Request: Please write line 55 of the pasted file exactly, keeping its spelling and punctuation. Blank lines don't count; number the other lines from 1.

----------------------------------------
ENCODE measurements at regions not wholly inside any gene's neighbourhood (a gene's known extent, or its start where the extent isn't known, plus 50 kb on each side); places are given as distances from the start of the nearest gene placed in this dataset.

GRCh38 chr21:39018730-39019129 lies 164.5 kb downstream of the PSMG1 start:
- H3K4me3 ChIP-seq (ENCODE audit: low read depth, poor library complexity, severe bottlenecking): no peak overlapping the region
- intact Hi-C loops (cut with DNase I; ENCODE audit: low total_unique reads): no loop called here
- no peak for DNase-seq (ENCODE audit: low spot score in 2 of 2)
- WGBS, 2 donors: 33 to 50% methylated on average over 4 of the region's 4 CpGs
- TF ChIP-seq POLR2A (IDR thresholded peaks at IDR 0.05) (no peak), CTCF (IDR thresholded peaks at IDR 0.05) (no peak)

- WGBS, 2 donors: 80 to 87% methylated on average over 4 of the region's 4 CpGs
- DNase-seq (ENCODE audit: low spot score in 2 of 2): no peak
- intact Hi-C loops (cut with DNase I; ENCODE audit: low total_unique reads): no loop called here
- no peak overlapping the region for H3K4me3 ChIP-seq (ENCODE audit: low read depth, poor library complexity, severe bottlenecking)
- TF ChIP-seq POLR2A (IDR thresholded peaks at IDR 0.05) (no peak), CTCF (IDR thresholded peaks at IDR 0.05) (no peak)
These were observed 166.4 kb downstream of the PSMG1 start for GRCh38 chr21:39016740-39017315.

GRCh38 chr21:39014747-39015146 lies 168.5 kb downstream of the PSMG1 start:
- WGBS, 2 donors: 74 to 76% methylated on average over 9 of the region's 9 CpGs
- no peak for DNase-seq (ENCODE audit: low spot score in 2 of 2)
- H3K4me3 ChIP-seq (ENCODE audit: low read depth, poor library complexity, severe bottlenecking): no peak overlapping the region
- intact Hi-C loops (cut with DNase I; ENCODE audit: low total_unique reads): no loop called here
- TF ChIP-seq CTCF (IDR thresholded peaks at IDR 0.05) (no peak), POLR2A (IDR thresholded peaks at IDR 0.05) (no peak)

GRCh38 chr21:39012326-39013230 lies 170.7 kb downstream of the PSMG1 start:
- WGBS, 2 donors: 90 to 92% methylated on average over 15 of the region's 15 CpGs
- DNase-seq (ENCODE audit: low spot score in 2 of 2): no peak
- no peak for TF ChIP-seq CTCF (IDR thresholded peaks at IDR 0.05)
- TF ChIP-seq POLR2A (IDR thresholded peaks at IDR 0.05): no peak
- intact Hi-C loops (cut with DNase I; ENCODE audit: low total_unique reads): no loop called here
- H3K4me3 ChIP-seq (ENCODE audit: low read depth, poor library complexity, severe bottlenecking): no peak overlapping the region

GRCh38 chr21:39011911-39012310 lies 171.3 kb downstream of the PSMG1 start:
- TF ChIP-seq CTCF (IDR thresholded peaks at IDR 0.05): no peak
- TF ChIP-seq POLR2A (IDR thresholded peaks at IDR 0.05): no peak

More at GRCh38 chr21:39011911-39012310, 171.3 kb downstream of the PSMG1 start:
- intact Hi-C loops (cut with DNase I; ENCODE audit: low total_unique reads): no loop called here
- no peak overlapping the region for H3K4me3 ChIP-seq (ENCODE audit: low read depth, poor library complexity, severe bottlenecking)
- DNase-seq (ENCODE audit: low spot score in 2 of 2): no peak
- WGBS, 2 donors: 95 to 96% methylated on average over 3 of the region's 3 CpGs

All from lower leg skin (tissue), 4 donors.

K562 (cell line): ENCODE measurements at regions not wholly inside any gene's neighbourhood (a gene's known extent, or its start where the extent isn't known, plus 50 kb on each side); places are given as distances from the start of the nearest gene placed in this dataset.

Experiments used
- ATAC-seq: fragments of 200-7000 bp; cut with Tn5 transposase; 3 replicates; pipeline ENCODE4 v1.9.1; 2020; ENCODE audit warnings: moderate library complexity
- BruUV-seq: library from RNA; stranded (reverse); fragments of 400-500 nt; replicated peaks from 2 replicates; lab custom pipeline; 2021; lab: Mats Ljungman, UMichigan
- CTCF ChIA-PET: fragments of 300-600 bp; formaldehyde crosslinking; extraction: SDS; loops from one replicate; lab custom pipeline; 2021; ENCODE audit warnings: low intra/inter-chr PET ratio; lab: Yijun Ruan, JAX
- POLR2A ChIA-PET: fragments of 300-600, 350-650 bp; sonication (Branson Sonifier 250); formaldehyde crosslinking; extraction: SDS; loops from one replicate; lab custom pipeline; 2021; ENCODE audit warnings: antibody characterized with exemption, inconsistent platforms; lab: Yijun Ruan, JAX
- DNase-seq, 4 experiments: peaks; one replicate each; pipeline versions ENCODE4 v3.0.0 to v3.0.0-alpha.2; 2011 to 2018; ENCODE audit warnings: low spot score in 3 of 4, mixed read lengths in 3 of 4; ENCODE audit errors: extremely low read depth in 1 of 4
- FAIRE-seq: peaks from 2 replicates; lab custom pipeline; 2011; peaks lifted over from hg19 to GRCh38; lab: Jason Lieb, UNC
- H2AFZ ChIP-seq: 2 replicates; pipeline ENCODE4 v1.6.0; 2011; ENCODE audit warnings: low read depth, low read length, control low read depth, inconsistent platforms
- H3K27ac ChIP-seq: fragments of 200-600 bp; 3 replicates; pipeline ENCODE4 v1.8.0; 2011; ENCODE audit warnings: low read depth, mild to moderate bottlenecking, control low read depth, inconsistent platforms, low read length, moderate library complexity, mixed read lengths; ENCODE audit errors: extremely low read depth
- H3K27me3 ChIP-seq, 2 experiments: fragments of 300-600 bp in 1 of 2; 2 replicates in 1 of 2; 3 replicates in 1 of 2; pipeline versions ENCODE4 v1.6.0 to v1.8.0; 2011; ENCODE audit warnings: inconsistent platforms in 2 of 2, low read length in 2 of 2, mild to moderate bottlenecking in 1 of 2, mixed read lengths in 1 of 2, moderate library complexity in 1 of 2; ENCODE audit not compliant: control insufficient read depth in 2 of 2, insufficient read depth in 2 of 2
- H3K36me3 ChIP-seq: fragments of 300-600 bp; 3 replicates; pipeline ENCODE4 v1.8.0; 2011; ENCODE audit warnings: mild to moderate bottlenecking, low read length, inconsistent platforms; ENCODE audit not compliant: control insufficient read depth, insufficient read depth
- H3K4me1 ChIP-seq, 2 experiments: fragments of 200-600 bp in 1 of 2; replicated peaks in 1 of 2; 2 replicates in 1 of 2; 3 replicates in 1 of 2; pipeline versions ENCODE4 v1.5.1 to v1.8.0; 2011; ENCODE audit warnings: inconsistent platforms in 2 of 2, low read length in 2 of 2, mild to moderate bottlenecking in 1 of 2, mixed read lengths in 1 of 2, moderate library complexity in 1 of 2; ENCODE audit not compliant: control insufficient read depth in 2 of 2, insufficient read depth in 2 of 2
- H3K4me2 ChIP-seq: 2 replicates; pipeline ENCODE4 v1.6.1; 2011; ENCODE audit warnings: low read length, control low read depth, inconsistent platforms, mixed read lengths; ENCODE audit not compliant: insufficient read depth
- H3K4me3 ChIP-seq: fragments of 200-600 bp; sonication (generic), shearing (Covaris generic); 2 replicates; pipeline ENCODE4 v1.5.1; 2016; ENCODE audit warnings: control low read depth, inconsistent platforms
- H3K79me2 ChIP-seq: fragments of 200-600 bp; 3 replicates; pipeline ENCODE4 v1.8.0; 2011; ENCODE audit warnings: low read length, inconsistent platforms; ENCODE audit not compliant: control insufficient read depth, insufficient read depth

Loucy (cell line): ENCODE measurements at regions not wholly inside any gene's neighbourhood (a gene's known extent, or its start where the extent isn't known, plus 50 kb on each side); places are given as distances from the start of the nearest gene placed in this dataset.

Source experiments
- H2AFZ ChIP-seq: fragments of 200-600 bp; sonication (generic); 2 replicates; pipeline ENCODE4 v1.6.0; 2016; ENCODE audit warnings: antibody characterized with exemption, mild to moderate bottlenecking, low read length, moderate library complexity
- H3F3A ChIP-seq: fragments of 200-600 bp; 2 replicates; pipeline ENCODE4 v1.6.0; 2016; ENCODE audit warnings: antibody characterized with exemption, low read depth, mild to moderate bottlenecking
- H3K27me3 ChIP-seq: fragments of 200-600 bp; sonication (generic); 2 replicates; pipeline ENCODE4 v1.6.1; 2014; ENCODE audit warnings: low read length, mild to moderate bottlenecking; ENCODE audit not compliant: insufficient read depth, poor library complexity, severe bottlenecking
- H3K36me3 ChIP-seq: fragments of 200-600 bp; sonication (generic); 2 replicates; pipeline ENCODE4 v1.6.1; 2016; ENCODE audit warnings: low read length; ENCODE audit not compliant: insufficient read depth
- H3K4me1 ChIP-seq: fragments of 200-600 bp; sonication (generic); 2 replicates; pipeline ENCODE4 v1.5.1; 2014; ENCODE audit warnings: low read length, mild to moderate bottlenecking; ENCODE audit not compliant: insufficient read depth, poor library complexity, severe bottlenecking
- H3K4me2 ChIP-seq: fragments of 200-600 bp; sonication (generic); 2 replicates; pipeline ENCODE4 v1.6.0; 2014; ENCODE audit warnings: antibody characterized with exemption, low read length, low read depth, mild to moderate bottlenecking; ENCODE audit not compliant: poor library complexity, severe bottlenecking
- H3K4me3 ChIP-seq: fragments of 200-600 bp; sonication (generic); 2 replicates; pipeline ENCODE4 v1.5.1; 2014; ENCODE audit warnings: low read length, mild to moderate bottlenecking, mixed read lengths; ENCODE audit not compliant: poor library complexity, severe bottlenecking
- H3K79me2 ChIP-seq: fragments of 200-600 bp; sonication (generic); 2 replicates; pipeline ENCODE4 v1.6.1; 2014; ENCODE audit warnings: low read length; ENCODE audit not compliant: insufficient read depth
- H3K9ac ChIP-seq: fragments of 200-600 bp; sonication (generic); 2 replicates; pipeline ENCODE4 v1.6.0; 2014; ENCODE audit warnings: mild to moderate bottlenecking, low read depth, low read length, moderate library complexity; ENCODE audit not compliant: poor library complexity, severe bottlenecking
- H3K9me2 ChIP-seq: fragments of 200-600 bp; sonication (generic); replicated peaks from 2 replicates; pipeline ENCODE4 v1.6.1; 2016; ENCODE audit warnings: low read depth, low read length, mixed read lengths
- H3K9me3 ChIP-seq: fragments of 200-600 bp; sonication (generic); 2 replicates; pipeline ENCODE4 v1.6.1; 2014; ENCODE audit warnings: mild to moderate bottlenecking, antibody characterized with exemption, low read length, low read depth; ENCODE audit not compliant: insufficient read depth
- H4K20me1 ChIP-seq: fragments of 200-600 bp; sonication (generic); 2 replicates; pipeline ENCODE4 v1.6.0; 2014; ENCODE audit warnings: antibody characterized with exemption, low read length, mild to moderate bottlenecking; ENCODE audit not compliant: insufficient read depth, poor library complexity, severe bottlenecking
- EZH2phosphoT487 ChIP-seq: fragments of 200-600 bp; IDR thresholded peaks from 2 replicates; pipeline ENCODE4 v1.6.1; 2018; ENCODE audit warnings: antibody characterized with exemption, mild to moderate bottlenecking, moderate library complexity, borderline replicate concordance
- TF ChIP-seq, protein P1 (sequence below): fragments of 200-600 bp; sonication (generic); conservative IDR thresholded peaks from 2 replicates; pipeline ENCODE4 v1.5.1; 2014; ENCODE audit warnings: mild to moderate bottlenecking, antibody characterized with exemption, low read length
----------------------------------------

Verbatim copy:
- H3F3A ChIP-seq: fragments of 200-600 bp; 2 replicates; pipeline ENCODE4 v1.6.0; 2016; ENCODE audit warnings: antibody characterized with exemption, low read depth, mild to moderate bottlenecking